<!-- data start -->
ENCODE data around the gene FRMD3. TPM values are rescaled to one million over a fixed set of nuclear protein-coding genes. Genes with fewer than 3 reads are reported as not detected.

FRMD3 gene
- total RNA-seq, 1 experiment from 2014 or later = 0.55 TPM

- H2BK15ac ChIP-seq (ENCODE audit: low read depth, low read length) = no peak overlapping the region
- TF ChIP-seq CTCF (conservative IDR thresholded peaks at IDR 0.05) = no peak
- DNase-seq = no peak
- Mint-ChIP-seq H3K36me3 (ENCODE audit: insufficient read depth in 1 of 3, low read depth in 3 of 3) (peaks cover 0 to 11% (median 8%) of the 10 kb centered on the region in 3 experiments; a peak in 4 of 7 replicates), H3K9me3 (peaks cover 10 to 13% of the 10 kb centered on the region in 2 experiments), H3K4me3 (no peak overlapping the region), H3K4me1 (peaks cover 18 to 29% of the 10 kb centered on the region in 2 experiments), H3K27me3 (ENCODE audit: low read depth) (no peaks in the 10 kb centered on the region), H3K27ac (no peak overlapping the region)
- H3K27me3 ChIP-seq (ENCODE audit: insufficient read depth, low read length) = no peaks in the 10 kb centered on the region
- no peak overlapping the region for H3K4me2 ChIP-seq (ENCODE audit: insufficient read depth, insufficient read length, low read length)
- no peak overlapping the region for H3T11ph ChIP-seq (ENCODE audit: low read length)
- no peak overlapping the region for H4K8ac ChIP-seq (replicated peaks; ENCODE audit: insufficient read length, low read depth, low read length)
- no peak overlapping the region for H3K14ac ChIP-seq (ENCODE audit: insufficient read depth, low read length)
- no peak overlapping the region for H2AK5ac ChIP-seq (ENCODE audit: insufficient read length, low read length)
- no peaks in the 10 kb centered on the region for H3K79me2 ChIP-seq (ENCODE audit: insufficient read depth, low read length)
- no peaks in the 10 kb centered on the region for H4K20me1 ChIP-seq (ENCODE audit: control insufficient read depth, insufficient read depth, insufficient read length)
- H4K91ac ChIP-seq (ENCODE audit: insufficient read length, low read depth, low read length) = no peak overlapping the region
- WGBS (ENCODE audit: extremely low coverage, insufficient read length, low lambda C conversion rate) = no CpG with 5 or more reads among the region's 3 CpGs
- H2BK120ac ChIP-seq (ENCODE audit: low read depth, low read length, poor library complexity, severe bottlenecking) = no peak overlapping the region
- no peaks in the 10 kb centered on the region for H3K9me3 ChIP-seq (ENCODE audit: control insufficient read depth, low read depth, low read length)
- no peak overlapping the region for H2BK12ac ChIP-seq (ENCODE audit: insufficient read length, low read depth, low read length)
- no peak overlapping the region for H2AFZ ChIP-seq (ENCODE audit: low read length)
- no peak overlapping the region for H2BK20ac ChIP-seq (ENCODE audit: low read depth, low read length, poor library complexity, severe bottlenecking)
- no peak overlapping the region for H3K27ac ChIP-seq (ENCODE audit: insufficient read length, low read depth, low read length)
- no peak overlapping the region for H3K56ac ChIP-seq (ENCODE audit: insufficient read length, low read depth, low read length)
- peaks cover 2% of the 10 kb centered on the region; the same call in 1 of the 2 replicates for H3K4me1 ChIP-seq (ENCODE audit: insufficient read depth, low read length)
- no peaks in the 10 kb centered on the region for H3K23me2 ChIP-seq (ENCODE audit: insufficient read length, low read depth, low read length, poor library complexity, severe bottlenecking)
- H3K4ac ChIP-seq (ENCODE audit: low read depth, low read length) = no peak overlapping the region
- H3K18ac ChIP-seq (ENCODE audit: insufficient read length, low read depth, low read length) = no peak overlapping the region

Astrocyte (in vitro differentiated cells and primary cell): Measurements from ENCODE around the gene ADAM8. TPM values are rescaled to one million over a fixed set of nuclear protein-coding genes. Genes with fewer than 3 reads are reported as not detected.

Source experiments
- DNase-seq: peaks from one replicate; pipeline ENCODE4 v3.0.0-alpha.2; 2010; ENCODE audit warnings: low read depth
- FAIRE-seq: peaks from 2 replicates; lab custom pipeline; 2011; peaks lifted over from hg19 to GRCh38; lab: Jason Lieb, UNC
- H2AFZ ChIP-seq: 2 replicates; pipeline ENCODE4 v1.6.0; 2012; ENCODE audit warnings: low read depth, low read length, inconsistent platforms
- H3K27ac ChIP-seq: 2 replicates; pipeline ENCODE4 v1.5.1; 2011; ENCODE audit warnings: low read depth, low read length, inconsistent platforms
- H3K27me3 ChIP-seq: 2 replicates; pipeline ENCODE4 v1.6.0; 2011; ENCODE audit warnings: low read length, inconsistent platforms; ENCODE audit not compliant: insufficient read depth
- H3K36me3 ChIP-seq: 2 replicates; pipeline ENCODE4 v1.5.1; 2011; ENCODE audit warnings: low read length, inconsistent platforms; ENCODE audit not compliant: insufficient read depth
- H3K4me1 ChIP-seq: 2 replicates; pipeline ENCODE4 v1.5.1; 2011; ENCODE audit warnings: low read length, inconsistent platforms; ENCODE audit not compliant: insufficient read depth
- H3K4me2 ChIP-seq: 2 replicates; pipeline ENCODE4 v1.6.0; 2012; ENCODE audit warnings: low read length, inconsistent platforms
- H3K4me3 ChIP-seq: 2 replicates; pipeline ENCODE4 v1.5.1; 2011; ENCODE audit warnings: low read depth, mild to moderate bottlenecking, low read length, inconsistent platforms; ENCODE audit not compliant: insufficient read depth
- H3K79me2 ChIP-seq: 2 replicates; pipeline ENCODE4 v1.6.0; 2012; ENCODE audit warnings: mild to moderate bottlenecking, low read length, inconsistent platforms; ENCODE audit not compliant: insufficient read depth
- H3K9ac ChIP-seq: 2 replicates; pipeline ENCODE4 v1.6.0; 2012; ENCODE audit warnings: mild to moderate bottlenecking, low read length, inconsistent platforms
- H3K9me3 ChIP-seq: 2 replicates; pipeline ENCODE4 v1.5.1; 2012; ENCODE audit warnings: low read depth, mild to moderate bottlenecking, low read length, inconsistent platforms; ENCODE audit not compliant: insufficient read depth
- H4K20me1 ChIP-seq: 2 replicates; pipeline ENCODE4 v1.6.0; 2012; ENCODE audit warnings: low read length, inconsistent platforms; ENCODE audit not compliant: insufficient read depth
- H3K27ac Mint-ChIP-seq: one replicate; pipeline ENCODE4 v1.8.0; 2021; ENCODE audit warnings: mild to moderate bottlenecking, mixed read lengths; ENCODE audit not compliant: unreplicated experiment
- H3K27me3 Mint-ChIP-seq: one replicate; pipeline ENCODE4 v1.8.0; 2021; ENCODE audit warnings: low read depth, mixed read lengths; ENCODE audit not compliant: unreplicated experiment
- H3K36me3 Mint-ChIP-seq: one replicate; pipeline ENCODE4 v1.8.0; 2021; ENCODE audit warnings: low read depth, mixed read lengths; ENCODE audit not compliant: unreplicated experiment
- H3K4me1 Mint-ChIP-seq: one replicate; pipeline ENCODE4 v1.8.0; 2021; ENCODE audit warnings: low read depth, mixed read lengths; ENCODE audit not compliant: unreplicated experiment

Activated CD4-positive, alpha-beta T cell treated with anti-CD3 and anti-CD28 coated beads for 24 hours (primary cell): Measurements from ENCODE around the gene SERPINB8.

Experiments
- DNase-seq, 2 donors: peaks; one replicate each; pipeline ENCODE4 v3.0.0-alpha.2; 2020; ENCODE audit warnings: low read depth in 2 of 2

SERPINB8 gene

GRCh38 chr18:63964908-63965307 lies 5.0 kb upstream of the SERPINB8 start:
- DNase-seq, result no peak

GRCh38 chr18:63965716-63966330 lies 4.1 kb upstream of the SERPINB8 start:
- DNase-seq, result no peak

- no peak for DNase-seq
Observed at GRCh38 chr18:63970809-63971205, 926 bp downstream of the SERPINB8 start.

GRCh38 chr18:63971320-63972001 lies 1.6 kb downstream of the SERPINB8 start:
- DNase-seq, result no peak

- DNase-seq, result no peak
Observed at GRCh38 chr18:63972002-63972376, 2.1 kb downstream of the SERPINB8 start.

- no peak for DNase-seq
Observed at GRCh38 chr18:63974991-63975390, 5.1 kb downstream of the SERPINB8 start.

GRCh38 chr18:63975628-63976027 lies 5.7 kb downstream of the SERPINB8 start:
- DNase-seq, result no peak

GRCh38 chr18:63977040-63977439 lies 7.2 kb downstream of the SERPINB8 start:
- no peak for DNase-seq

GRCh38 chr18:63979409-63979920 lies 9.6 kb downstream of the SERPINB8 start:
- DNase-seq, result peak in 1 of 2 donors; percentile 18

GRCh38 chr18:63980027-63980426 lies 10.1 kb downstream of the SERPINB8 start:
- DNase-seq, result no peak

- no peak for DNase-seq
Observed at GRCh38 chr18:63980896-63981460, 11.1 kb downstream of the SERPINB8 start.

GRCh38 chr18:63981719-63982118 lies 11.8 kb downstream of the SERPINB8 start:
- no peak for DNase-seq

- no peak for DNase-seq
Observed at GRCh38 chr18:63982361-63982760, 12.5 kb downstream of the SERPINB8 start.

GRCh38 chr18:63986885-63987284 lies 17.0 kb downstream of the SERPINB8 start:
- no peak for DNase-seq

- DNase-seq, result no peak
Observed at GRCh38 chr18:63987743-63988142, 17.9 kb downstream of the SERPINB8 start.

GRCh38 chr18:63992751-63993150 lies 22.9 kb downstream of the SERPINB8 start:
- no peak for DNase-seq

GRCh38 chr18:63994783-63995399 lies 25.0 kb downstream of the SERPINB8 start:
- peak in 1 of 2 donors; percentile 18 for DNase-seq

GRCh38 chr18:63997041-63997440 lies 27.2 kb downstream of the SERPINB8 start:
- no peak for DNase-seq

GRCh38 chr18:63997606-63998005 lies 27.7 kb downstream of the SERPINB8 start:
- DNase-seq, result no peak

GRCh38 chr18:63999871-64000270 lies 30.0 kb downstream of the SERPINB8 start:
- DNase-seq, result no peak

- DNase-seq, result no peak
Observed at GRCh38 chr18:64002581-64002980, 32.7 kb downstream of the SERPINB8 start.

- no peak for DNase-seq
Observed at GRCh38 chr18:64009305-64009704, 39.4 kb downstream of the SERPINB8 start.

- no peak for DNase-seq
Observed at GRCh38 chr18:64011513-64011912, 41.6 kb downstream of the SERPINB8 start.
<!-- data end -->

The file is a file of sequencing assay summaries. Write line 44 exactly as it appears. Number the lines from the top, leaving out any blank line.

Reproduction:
- H3K27ac Mint-ChIP-seq: one replicate; pipeline ENCODE4 v1.8.0; 2021; ENCODE audit warnings: mild to moderate bottlenecking, mixed read lengths; ENCODE audit not compliant: unreplicated experiment